While wise watering is a key element of successful farming, Chris Ray, executive director the South Carolina Crop Improvement Association and a Clemson staff member, believes harvesting good crops on a steady basis really boils down to planting the best seeds.

“The mission of the Association is to cooperate with Clemson University, USDA and other agricultural agencies in developing, testing, producing and distributing superior strains and varieties of planting stock,” Ray says.

One of the key initiatives of the association and Clemson research has been the development of new strains of soybeans – the largest crop-per-acre in South Carolina.

Selecting the right soybean variety is the most important production decision farmers make each year. The general characteristics farmers look for include yield potential, disease resistance, planting date, maturity and drought tolerance. Not only does the geographic area effect the selection, different fields on the same farm can require a different seed for optimum production. By getting certified seeds such as those offered through the association, farmers are guaranteed varietal purity, which ensures predictable performance.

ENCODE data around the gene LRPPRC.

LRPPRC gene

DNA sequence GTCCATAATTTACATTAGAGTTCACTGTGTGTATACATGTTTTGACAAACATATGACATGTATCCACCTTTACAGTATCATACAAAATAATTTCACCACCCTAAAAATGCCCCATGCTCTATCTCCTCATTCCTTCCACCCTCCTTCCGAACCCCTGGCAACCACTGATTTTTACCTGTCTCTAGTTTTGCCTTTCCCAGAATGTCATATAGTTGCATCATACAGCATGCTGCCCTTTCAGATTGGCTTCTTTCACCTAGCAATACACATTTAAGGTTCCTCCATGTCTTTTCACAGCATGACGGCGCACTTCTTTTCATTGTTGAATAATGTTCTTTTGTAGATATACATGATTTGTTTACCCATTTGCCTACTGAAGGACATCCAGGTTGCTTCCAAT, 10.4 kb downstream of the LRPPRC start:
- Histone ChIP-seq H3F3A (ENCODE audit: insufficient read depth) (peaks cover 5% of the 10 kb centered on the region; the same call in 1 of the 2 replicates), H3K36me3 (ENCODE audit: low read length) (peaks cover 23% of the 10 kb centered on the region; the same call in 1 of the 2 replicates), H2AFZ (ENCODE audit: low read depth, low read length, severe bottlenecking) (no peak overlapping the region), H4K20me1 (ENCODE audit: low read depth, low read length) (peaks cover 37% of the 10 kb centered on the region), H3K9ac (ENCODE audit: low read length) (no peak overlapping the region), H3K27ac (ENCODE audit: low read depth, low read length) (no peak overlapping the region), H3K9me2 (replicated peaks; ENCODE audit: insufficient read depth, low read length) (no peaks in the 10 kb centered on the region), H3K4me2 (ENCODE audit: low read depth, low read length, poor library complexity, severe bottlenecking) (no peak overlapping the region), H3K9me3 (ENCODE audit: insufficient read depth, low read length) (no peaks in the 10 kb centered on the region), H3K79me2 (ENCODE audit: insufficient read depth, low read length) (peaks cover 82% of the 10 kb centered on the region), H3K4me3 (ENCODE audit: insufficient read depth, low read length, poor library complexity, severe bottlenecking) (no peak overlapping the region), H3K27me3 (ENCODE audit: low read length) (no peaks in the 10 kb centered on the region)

Peaches, another South Carolina farming staple, have also received a lot of attention.

“Starting around 1994,” Ray says, “we began a program to improve the health of peach orchards in South Carolina and across the Southeast.”

The result was the Guardian peach rootstock and, according to Ray, it has been a success.

“The rootstock is basically the bottom portion of the plant,” he explains. “You graft a portion from another plant to the top. This top produces the fruit while the guardian rootstock provides resistance to peach tree shortlife.”

Shortlife causes the sudden death and collapse of young peach trees and can be devastating to a peach grower. Clemson’s guardian peach rootstock is the only one in the world that’s resistant to the disease.